Sunday, March 7, 2010

Google expands its reach

Sometimes Google needs to just chill. Other times, they are on the right track. This is one of the good times, I think.

Streetview now goes underwater.
Satellite mapping now includes aerial pictures from World War II and forward.
(sorry, jd. I should have mentioned: Google Earth.)

This is seriously cool. They got permission to include War Department images and they've put them in the correct places on the current-day maps - overlay form. Seriously. Visit Dresden, Germany and look in the corner of the screen for a "History" slider. If there's available images in your current view, you can set the date back to any time for which they have a picture.

Update, Screenshot:
I've gone to Dresden and clicked the little clock icon to show the historical slider. The little blue lines in the slider indicate what's available and I've chosen Dec 1943. The vague green area outside the city is off the image.You can then slide back to the present and compare the rebuilt city with the old image.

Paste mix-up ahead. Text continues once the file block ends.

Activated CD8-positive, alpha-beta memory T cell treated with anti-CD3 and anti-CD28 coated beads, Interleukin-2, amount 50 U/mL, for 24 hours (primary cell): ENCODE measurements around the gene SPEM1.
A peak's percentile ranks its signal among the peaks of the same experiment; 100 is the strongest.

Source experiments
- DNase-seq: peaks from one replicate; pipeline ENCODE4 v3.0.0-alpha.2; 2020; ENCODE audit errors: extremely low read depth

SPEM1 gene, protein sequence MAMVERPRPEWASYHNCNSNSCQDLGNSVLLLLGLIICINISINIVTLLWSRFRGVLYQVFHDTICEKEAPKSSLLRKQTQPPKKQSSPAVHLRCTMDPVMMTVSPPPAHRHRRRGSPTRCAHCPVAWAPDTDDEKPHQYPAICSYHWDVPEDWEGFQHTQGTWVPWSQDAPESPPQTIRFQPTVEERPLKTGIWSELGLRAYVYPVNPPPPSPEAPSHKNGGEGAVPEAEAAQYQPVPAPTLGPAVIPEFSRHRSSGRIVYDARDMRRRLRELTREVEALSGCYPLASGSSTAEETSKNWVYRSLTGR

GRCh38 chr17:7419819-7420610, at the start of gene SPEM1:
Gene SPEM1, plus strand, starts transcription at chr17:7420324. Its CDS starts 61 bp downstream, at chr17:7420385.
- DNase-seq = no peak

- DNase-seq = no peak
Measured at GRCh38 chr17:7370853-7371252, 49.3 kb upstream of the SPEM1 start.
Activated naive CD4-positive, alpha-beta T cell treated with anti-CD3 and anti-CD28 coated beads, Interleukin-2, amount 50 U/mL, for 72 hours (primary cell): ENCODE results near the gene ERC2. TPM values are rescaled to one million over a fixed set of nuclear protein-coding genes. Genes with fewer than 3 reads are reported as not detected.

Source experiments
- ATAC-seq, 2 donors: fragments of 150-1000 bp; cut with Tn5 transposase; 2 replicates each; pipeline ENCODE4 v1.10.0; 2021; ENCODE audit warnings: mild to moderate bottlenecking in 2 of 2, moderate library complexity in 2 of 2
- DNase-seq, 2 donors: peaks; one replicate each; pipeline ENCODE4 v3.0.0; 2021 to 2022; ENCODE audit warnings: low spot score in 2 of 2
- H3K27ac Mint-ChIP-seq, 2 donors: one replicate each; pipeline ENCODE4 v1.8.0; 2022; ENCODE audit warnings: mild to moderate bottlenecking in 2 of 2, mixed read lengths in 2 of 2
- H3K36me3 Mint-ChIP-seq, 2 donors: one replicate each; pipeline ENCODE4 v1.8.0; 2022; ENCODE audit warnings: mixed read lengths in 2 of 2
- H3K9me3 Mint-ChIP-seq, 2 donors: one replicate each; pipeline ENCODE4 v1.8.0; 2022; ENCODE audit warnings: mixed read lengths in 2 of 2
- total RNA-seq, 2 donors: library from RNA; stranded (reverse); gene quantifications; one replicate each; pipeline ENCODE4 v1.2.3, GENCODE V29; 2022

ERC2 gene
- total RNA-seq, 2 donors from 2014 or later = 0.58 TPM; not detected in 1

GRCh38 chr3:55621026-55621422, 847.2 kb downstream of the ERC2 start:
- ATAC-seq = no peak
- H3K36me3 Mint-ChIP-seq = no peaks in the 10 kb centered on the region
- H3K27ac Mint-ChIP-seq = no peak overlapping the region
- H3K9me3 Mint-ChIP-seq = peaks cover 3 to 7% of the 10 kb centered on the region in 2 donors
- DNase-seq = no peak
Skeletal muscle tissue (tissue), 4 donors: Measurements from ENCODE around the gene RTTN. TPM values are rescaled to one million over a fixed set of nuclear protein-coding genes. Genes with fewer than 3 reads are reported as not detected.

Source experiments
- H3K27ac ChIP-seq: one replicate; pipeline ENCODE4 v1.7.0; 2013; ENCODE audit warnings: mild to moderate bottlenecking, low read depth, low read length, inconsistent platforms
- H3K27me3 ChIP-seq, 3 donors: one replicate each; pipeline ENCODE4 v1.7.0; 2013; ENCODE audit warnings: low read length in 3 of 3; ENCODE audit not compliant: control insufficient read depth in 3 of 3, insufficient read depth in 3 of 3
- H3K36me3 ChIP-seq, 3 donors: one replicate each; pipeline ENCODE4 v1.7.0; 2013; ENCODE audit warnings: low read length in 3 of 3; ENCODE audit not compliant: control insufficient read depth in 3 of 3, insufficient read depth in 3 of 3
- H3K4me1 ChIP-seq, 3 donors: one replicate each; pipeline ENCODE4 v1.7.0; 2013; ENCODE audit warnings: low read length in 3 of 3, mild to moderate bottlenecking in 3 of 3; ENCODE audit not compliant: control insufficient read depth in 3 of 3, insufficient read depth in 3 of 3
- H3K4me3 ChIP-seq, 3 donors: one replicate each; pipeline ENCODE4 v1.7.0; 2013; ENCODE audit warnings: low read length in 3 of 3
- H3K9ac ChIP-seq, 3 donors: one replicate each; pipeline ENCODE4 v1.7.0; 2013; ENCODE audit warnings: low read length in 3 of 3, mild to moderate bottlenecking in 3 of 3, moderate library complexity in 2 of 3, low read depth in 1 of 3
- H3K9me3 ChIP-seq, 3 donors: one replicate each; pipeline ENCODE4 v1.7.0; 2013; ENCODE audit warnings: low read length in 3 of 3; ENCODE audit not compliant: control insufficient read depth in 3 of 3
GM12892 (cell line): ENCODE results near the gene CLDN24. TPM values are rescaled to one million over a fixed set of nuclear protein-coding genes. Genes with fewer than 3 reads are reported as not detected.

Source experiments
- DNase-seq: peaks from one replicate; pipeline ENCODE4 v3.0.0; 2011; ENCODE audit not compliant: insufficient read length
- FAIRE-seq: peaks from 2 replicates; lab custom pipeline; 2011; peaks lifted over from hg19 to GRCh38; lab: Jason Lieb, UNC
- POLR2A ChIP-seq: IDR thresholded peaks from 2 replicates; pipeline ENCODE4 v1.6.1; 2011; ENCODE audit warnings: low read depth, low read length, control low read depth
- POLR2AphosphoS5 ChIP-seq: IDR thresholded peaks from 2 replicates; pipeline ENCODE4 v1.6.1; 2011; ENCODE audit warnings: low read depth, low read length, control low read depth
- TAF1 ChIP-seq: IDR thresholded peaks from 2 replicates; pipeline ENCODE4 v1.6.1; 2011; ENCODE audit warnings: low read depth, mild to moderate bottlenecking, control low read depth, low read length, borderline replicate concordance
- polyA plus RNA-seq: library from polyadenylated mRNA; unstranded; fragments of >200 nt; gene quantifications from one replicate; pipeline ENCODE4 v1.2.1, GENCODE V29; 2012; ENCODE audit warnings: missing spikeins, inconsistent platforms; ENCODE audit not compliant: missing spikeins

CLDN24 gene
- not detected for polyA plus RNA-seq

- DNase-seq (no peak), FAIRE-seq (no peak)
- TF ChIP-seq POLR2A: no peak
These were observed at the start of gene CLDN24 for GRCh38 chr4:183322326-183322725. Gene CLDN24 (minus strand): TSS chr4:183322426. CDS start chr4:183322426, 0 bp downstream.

Isn't that awesome?
GOOGLE Earth mapping service is letting people use the Internet to dive into the world's oceans or see the ruin that World War II bombings rained on European cities. The Internet powerhouse on Thursday added an Ocean Showcase and WW II era aerial photographs to its free, interactive on-line atlas.
"The historical imagery feature gives people a unique perspective on the events of the past using today's latest mapping technology," Laura Scott of Google Europe said in a blog post. "We hope that this World War II imagery will enable all of us to understand our shared history in a new way and to learn more about the impact of the war on the development of our cities."
The feature includes images taken in 1943 of 35 European cities pictures and of war-battered Warsaw in 1935 and 1945. Google Earth users are able to do side-by-side comparisons of the cities then and now.


  1. Where?

    I found nothing in Berlin, nothing in Dresden.

    Maybe I'm looking wrong?

  2. Updated: It's in Google Earth, not Google Maps. My bad.